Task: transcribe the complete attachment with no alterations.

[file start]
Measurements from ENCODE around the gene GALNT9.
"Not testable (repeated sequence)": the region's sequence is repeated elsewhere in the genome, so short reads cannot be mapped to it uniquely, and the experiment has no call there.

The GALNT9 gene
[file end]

Measurements from ENCODE around the gene GALNT9.
"Not testable (repeated sequence)": the region's sequence is repeated elsewhere in the genome, so short reads cannot be mapped to it uniquely, and the experiment has no call there.

The GALNT9 gene